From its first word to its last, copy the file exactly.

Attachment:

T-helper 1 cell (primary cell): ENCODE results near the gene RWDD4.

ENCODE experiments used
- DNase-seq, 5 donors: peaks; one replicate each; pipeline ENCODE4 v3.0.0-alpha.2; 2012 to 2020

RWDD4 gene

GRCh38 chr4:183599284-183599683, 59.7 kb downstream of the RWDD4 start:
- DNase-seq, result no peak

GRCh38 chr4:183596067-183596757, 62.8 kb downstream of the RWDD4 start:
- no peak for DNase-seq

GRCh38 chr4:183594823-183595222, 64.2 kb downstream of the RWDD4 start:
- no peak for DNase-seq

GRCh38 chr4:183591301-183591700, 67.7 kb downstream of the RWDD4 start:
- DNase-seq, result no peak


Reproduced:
T-helper 1 cell (primary cell): ENCODE results near the gene RWDD4.

ENCODE experiments used
- DNase-seq, 5 donors: peaks; one replicate each; pipeline ENCODE4 v3.0.0-alpha.2; 2012 to 2020

RWDD4 gene

GRCh38 chr4:183599284-183599683, 59.7 kb downstream of the RWDD4 start:
- DNase-seq, result no peak

GRCh38 chr4:183596067-183596757, 62.8 kb downstream of the RWDD4 start:
- no peak for DNase-seq

GRCh38 chr4:183594823-183595222, 64.2 kb downstream of the RWDD4 start:
- no peak for DNase-seq

GRCh38 chr4:183591301-183591700, 67.7 kb downstream of the RWDD4 start:
- DNase-seq, result no peak